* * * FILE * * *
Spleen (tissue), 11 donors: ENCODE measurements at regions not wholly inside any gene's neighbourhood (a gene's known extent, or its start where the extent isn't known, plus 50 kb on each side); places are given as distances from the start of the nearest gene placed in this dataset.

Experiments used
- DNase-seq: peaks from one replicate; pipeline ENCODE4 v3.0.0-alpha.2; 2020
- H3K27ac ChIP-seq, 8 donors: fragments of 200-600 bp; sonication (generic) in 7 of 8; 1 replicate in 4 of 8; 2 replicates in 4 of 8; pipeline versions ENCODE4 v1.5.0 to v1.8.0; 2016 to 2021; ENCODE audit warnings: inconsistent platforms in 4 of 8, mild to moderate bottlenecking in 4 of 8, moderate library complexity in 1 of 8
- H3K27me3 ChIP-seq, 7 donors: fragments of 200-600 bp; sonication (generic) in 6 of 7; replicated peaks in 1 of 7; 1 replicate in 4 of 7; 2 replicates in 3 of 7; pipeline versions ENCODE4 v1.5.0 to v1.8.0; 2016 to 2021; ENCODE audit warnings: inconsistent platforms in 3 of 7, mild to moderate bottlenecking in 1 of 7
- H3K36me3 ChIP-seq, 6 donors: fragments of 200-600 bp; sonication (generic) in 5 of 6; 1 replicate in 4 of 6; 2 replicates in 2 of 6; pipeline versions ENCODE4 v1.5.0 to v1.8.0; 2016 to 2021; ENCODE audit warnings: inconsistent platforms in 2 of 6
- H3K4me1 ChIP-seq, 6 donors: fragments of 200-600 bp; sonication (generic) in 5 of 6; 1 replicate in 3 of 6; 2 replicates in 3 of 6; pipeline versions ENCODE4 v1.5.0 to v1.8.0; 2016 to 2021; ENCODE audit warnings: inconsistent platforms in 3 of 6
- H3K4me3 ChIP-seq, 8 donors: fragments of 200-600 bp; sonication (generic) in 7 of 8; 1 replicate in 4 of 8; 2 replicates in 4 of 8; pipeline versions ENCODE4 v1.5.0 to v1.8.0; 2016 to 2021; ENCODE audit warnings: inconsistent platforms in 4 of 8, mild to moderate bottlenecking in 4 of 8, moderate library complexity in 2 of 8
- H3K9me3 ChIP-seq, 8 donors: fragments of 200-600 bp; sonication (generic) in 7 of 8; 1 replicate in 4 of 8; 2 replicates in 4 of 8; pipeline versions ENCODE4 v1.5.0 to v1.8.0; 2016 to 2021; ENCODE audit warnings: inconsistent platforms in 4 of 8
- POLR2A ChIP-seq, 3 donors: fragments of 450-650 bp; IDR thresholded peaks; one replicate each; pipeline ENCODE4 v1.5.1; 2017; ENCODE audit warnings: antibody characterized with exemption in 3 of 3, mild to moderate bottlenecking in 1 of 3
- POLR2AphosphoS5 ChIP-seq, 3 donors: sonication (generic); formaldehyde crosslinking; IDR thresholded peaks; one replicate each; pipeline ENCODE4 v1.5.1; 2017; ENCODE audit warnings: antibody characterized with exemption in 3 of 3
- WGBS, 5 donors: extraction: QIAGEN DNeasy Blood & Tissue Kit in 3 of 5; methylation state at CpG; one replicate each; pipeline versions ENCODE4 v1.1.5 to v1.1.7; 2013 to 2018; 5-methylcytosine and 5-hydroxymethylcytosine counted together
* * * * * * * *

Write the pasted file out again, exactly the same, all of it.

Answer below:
Spleen (tissue), 11 donors: ENCODE measurements at regions not wholly inside any gene's neighbourhood (a gene's known extent, or its start where the extent isn't known, plus 50 kb on each side); places are given as distances from the start of the nearest gene placed in this dataset.

Experiments used
- DNase-seq: peaks from one replicate; pipeline ENCODE4 v3.0.0-alpha.2; 2020
- H3K27ac ChIP-seq, 8 donors: fragments of 200-600 bp; sonication (generic) in 7 of 8; 1 replicate in 4 of 8; 2 replicates in 4 of 8; pipeline versions ENCODE4 v1.5.0 to v1.8.0; 2016 to 2021; ENCODE audit warnings: inconsistent platforms in 4 of 8, mild to moderate bottlenecking in 4 of 8, moderate library complexity in 1 of 8
- H3K27me3 ChIP-seq, 7 donors: fragments of 200-600 bp; sonication (generic) in 6 of 7; replicated peaks in 1 of 7; 1 replicate in 4 of 7; 2 replicates in 3 of 7; pipeline versions ENCODE4 v1.5.0 to v1.8.0; 2016 to 2021; ENCODE audit warnings: inconsistent platforms in 3 of 7, mild to moderate bottlenecking in 1 of 7
- H3K36me3 ChIP-seq, 6 donors: fragments of 200-600 bp; sonication (generic) in 5 of 6; 1 replicate in 4 of 6; 2 replicates in 2 of 6; pipeline versions ENCODE4 v1.5.0 to v1.8.0; 2016 to 2021; ENCODE audit warnings: inconsistent platforms in 2 of 6
- H3K4me1 ChIP-seq, 6 donors: fragments of 200-600 bp; sonication (generic) in 5 of 6; 1 replicate in 3 of 6; 2 replicates in 3 of 6; pipeline versions ENCODE4 v1.5.0 to v1.8.0; 2016 to 2021; ENCODE audit warnings: inconsistent platforms in 3 of 6
- H3K4me3 ChIP-seq, 8 donors: fragments of 200-600 bp; sonication (generic) in 7 of 8; 1 replicate in 4 of 8; 2 replicates in 4 of 8; pipeline versions ENCODE4 v1.5.0 to v1.8.0; 2016 to 2021; ENCODE audit warnings: inconsistent platforms in 4 of 8, mild to moderate bottlenecking in 4 of 8, moderate library complexity in 2 of 8
- H3K9me3 ChIP-seq, 8 donors: fragments of 200-600 bp; sonication (generic) in 7 of 8; 1 replicate in 4 of 8; 2 replicates in 4 of 8; pipeline versions ENCODE4 v1.5.0 to v1.8.0; 2016 to 2021; ENCODE audit warnings: inconsistent platforms in 4 of 8
- POLR2A ChIP-seq, 3 donors: fragments of 450-650 bp; IDR thresholded peaks; one replicate each; pipeline ENCODE4 v1.5.1; 2017; ENCODE audit warnings: antibody characterized with exemption in 3 of 3, mild to moderate bottlenecking in 1 of 3
- POLR2AphosphoS5 ChIP-seq, 3 donors: sonication (generic); formaldehyde crosslinking; IDR thresholded peaks; one replicate each; pipeline ENCODE4 v1.5.1; 2017; ENCODE audit warnings: antibody characterized with exemption in 3 of 3
- WGBS, 5 donors: extraction: QIAGEN DNeasy Blood & Tissue Kit in 3 of 5; methylation state at CpG; one replicate each; pipeline versions ENCODE4 v1.1.5 to v1.1.7; 2013 to 2018; 5-methylcytosine and 5-hydroxymethylcytosine counted together